New Sunset Speaker Series set at Dungeness River Nature Center

Learn more about the natural wonders of the Olympic Peninsula with the new Saturday night outdoor speaker series in Sequim.

Bring your own camp chair, snacks, something non-alcoholic to drink and enjoy a Saturday evening outdoors in the new outdoor classroom on the grounds at the Dungeness River Nature Center, 1943 W. Hendrickson Road.

Five speakers will present talks in July, August and September — including one on forest bathing meditation with guided walks the following day.

Presenters are experts in their field and bring a wealth of information on geology, paleo-history, mammals, and reintroduced (and succulent) native oysters.

Presentations begin at 7 p.m. Admission is free, with a suggested $5 donation for River Center education programs.

The series includes:

• July 15 — “When Geologists Are in the Mountains, They Are Thinking About the Ocean” with Dann May, Peninsula College geology/philosophy professor

Learn about the geological forces that shaped the Olympic Peninsula, from the Cascadia Subduction Zone and plate tectonics to Ice Age continental glaciers, submarine volcanic eruptions and deep sea turbidites formed by underwater “avalanches.” Also, take a brief look at the common rocks of the Olympic Peninsula.

• July 29 — “Paleochannels of the Dungeness” with David Brownell, Executive Director at the North Olympic History Center

Brownell will discuss the shifting “paleochannels” of the Dungeness River and establish an environmental and anthropological framework to reach a better understanding of the history of the Dungeness River since the end of the last ice age. Learn about the archaeological, geological and other evidence to “recreate” the landscape of the North Olympic Peninsula as it adapted to changes in climate, biology, and other factors.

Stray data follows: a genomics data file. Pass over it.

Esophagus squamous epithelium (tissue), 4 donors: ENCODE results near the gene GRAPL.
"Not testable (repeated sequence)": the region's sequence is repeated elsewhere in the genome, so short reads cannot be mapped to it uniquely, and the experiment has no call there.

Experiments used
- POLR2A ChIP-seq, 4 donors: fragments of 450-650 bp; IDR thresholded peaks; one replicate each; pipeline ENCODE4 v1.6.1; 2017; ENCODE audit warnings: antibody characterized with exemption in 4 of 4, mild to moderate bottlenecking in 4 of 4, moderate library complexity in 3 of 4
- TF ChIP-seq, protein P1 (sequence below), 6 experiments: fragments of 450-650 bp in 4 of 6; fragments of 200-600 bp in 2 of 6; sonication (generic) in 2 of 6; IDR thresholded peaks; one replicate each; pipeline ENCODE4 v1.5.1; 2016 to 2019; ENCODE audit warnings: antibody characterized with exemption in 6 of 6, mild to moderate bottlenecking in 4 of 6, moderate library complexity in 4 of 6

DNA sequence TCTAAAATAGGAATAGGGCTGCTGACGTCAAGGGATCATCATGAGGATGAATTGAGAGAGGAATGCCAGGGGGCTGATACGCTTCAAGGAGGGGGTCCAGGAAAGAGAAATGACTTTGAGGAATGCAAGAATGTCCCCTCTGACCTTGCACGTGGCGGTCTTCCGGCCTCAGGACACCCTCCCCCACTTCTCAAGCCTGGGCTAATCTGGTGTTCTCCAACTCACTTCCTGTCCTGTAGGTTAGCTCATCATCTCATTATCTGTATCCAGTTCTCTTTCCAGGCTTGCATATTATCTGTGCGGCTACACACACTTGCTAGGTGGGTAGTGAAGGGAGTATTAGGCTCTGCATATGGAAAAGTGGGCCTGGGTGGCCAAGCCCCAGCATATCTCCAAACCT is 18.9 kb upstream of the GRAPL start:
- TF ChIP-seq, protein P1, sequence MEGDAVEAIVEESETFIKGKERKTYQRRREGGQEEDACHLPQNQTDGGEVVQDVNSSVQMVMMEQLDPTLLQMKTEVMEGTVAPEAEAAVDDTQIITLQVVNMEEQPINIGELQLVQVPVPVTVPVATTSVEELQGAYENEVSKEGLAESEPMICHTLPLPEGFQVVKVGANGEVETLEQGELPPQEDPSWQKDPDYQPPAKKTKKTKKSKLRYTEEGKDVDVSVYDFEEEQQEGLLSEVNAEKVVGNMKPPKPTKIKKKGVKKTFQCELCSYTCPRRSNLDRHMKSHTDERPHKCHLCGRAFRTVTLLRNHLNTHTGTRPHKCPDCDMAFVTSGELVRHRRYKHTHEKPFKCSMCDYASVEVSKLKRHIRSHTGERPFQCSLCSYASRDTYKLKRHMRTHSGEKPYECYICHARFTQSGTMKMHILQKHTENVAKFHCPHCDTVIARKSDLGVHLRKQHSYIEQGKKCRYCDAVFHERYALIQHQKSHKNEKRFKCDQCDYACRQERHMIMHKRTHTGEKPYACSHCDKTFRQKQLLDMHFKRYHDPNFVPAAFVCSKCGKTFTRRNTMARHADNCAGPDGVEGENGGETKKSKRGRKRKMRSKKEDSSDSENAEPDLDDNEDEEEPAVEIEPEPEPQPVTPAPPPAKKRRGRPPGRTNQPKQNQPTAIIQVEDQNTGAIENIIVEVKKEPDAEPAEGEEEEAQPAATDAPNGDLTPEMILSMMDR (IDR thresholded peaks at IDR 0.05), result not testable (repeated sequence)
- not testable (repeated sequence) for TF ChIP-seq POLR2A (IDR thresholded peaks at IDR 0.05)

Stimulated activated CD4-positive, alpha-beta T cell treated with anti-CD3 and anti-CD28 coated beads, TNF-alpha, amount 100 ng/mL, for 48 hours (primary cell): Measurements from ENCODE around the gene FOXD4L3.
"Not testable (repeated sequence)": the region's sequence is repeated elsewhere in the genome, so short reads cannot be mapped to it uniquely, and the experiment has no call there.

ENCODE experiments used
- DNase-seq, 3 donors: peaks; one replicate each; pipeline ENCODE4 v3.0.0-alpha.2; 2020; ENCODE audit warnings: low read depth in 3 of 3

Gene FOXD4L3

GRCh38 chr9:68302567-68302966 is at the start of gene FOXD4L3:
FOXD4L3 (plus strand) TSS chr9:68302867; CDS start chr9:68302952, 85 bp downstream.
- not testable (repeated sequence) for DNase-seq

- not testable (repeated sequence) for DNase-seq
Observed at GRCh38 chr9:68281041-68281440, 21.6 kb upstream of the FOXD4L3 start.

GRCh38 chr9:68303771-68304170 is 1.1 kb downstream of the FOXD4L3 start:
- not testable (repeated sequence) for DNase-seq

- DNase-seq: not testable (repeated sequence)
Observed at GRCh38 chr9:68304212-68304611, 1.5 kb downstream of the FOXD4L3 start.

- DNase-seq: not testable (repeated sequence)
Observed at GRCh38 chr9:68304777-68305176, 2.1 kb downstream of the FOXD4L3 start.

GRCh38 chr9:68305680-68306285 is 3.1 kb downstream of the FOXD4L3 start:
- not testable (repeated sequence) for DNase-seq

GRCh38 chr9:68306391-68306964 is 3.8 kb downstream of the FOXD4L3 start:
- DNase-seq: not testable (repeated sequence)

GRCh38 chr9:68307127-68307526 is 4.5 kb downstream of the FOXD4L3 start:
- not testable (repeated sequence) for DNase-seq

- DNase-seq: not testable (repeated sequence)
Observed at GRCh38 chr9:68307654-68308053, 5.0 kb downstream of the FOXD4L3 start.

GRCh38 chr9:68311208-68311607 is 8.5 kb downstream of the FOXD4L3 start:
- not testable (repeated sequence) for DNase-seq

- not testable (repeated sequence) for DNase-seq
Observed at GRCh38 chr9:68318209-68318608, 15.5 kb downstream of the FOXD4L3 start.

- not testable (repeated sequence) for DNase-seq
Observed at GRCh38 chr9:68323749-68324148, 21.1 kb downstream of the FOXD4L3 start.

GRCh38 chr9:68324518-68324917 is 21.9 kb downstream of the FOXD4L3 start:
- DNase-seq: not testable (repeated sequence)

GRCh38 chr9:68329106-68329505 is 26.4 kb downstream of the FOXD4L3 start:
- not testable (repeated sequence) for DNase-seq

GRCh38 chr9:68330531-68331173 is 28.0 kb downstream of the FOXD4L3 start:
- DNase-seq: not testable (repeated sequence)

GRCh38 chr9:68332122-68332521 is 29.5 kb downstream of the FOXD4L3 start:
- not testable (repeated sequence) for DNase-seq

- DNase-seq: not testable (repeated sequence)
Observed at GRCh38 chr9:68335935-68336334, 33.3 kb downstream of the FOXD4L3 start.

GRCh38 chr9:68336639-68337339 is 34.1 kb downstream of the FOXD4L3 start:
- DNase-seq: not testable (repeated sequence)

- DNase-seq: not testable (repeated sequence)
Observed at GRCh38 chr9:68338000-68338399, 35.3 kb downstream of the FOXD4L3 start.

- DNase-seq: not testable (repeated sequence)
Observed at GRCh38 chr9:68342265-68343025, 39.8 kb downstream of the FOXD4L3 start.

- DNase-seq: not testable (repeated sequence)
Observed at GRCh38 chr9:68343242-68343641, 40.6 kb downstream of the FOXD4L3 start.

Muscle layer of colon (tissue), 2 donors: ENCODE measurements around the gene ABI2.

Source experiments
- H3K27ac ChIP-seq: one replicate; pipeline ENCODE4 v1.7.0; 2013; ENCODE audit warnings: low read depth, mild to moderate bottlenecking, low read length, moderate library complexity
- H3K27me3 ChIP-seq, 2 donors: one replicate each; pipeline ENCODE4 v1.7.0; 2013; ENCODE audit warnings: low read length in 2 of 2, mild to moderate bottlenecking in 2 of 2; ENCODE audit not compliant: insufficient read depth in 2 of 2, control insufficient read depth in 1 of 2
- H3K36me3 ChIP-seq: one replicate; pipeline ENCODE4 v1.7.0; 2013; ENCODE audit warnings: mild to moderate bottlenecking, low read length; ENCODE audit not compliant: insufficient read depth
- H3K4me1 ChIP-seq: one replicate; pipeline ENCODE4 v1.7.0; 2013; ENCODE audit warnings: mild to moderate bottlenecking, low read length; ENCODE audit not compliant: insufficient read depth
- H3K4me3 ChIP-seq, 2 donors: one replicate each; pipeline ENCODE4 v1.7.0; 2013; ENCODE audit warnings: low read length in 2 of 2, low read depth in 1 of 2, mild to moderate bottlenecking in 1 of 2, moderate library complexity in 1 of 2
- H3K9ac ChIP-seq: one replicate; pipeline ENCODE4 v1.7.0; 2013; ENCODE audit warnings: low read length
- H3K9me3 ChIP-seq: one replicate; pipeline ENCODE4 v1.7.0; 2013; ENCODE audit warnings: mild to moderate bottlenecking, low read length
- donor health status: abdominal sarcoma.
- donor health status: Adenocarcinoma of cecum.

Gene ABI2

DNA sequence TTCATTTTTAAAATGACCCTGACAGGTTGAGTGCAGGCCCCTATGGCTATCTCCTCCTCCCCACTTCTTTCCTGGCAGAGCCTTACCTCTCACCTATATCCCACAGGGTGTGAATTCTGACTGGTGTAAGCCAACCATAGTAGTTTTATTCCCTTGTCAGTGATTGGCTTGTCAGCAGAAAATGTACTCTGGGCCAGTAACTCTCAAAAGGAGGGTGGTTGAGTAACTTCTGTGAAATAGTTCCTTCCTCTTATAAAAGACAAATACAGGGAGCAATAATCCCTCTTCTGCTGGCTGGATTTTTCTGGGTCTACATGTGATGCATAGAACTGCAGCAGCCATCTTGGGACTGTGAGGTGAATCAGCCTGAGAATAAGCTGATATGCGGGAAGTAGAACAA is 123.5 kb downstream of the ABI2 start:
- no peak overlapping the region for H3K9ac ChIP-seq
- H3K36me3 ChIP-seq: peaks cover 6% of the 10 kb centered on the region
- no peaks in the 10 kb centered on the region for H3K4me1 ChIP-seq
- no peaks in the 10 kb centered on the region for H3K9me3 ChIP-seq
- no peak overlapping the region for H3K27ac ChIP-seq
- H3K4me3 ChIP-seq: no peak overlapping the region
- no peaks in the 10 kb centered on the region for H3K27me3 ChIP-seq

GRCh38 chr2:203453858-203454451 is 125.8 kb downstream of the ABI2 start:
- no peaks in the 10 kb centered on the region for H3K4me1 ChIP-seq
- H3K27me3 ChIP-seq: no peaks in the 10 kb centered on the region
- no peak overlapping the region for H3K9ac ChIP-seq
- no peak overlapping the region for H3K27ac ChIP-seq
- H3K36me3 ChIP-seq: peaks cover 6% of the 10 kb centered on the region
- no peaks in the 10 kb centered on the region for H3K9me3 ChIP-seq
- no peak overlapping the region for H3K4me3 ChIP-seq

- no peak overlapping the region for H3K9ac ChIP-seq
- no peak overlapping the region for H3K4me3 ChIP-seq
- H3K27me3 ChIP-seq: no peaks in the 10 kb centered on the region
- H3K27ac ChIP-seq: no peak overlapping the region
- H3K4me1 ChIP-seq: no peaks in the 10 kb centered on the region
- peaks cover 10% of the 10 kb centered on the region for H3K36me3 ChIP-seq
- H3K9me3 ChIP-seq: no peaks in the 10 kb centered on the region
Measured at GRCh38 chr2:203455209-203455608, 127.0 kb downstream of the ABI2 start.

• Aug. 19 — “Forest Bathing & Awe: An Invitation to an Embodied Practice” with Michael Stein-Ross, founder of Cascadia Forest Therapy

Through his experience as a nature and forest therapy guide, Stein-Ross explores how the practice of forest bathing can invite awe into our lives. He discusses the history of the practice as well as the science behind its physiological benefits. Throughout the talk, he offers sensory-focused invitations to bring to life some of the themes of the discussion.

• Aug. 20 — “Forest Bathing & Awe: A Guided Walk in Railroad Bridge Park

Two guided walks: 9 a.m.-11 a.m. and noon-2 p.m. Pre-registration required. $10 for DRNC members, $15 for non-DRNC members. All hiking levels welcome. Attend the talk on Saturday evening for greater context around the practice of forest bathing, also known as shinrin-yoku.

• Sept. 9 — “Making Connections: Place-Based Studies of Large Mammals of the Olympic Peninsula” with Kim Sager-Fradkin, Wildlife Program Manager with the Lower Elwha Klallam Tribe

Sager-Fradkin will discuss the work of the Lower Elwha Klallam Tribe and partners to document wildlife recolonization of the Elwha River Watershed since dam removal, and will also share stories from the Olympic Cougar Project.

• Sept. 16 — “The Rise and Fall and Rise Again of the Olympia Oyster” with Neil Harrington, environmental biologist with the Jamestown S’Klallam Tribe

This talk will cover the history of Washington’s only native oyster and present day efforts of the Jamestown S’Klallam Tribe to restore and protect these iconic shellfish.

For more information about the series, contact Montana Napier at 360-681-5637 or